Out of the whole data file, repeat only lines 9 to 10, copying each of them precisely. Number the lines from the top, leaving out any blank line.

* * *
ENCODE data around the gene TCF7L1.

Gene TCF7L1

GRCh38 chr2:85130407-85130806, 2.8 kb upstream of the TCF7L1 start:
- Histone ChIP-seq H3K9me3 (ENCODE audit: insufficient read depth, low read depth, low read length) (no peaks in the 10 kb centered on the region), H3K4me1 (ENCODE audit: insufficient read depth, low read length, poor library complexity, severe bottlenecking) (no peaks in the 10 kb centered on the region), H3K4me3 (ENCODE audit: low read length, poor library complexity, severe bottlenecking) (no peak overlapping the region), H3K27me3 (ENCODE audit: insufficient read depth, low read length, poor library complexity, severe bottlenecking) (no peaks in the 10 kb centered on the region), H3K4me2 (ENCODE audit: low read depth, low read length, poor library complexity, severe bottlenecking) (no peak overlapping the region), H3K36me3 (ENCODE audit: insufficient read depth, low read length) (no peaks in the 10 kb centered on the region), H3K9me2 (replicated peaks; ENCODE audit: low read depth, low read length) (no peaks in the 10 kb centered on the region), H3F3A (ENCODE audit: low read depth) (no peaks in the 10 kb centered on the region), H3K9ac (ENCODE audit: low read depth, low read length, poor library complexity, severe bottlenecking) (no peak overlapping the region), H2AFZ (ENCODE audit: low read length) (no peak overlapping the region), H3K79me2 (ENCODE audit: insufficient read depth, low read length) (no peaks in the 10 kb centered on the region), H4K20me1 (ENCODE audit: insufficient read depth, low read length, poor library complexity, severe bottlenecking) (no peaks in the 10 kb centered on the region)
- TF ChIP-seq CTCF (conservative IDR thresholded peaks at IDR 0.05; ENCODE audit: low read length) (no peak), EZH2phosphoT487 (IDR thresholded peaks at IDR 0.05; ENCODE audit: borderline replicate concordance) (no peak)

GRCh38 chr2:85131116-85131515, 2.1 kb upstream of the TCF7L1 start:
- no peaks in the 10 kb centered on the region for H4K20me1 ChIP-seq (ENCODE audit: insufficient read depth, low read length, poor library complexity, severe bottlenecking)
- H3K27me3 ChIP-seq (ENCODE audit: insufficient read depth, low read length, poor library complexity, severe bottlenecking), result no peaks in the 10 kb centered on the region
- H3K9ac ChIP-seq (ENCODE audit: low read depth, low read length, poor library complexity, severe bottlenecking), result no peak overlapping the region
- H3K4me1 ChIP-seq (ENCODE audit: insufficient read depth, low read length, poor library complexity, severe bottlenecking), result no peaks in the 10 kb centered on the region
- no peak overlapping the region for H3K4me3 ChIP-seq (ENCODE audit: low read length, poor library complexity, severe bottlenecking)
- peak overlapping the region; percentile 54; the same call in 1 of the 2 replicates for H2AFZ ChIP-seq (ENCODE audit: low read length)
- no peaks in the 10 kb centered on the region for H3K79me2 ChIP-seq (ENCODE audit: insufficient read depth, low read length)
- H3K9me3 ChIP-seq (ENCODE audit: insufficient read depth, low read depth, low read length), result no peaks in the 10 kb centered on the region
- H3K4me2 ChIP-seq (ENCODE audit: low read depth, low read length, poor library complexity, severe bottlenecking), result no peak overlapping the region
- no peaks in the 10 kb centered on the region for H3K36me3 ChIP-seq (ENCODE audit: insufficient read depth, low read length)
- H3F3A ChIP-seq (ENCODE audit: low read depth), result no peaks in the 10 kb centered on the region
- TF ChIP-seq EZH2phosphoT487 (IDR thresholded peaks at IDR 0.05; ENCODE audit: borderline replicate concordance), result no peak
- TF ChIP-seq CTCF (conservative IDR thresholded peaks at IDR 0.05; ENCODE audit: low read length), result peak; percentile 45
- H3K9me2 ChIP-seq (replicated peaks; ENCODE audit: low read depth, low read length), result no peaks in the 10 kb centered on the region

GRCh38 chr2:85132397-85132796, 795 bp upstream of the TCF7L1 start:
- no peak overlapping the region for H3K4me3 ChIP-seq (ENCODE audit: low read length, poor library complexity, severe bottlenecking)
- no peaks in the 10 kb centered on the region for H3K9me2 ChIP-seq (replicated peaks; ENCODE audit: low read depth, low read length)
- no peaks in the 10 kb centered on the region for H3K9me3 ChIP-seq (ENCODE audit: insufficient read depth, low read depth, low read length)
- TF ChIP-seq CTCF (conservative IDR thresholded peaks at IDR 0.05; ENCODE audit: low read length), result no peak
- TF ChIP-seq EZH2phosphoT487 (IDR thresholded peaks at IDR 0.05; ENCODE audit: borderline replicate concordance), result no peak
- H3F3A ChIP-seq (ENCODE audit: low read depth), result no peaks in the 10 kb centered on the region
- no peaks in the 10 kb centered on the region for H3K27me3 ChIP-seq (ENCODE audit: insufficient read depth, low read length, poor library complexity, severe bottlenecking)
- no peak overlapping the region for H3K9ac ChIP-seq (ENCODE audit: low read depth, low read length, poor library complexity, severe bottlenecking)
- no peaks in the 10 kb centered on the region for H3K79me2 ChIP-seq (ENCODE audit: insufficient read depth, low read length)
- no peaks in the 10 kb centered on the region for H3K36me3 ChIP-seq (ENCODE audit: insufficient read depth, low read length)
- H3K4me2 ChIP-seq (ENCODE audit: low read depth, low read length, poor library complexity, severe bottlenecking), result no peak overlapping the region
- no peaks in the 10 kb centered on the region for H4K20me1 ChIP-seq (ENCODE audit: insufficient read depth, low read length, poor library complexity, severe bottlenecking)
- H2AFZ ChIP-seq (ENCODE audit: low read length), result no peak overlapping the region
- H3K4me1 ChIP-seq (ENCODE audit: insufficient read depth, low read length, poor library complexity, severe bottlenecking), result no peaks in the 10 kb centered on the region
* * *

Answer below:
- H3K9ac ChIP-seq (ENCODE audit: low read depth, low read length, poor library complexity, severe bottlenecking), result no peak overlapping the region
- H3K4me1 ChIP-seq (ENCODE audit: insufficient read depth, low read length, poor library complexity, severe bottlenecking), result no peaks in the 10 kb centered on the region